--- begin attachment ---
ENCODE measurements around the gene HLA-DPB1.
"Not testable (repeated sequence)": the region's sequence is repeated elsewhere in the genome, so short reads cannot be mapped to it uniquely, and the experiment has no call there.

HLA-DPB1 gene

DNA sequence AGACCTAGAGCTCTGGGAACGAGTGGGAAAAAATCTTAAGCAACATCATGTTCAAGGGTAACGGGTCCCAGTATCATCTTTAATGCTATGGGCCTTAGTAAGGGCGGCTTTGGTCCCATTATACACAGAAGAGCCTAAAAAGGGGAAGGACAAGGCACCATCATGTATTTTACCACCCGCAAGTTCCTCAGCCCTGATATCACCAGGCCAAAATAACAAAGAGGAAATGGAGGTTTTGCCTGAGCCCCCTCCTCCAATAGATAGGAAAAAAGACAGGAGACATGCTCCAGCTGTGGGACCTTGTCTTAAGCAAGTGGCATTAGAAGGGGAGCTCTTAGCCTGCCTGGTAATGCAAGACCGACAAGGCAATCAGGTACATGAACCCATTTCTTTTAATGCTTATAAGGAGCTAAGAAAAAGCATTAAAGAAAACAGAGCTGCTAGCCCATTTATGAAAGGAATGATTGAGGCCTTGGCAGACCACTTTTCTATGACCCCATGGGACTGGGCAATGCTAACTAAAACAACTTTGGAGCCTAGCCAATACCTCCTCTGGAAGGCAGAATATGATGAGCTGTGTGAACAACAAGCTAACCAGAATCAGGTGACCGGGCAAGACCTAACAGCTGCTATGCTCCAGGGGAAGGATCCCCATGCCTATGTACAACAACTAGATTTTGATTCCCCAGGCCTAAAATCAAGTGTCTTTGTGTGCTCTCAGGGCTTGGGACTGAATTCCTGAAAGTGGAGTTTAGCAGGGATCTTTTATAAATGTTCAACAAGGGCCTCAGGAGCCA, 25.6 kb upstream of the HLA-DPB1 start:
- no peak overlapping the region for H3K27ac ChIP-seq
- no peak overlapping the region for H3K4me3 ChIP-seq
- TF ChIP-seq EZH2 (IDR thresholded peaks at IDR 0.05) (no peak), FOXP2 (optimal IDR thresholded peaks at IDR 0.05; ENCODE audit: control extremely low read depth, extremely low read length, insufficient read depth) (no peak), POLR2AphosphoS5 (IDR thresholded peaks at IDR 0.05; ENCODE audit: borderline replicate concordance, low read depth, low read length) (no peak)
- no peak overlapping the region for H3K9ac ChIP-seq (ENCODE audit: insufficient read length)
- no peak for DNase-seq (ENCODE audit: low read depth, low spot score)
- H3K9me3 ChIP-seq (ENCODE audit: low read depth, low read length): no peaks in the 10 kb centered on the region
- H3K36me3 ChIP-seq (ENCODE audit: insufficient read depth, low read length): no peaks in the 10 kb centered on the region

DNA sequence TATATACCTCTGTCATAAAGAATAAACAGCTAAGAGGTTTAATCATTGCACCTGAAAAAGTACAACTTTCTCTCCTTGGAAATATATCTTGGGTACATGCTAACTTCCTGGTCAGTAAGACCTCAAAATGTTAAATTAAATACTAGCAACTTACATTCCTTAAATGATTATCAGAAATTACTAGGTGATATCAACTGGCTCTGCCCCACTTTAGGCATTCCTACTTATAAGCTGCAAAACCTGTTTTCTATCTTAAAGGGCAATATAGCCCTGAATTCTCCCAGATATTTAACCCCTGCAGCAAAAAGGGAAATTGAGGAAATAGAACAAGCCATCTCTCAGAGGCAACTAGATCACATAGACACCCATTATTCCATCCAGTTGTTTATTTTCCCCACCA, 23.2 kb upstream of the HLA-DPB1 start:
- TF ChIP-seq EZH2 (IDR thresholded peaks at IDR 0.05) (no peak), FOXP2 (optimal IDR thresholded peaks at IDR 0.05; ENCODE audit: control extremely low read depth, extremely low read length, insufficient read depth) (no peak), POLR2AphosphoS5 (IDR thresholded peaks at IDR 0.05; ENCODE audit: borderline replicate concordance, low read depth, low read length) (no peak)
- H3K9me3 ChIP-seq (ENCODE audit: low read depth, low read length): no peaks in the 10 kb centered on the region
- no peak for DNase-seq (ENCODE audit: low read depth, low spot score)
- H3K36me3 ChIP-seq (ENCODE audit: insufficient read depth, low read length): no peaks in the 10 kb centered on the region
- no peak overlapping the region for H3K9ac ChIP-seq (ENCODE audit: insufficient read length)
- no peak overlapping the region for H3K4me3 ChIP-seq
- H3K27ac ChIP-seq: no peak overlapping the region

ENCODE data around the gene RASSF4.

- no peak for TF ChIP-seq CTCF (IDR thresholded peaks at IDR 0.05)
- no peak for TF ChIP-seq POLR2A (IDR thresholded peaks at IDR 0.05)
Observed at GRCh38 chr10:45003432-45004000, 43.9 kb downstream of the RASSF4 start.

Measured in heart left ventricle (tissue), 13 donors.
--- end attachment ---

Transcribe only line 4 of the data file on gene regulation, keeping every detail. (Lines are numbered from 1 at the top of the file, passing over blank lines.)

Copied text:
DNA sequence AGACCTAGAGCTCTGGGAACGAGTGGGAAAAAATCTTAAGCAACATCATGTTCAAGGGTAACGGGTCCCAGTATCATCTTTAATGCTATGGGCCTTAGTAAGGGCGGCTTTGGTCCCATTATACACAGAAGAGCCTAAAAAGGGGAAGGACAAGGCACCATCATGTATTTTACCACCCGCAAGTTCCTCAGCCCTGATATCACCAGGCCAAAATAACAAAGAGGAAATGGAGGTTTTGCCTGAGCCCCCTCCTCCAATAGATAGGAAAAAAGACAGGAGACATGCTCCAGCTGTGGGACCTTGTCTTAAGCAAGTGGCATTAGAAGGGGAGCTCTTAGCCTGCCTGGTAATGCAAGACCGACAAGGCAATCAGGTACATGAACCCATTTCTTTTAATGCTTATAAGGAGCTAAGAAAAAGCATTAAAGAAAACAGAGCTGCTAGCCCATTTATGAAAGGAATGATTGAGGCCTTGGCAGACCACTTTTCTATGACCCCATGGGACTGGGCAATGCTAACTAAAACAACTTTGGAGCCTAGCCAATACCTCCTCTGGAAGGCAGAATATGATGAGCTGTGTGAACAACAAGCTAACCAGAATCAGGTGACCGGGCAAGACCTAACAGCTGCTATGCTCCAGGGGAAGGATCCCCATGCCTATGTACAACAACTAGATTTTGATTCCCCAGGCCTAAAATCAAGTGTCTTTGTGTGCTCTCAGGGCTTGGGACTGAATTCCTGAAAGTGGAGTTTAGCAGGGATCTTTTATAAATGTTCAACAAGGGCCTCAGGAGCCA, 25.6 kb upstream of the HLA-DPB1 start: